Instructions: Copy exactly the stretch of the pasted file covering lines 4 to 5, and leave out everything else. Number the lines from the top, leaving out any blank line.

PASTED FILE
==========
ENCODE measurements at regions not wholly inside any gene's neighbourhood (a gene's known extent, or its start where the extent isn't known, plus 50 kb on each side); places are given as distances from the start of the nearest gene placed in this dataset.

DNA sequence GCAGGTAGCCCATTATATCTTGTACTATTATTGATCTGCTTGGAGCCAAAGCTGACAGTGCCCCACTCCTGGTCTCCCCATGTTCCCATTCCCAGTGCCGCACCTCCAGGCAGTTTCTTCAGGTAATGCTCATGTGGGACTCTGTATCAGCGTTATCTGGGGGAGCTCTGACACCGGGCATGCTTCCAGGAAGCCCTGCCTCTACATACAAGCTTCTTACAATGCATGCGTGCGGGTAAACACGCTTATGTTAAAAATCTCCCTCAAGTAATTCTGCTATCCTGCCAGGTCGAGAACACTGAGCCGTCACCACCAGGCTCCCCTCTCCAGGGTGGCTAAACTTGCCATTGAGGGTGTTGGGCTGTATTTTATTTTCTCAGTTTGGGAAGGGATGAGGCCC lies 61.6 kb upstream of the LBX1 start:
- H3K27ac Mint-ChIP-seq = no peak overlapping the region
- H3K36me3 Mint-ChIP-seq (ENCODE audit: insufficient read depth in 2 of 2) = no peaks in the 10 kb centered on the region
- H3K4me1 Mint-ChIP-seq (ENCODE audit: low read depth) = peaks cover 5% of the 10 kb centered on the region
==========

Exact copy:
- H3K36me3 Mint-ChIP-seq (ENCODE audit: insufficient read depth in 2 of 2) = no peaks in the 10 kb centered on the region
- H3K4me1 Mint-ChIP-seq (ENCODE audit: low read depth) = peaks cover 5% of the 10 kb centered on the region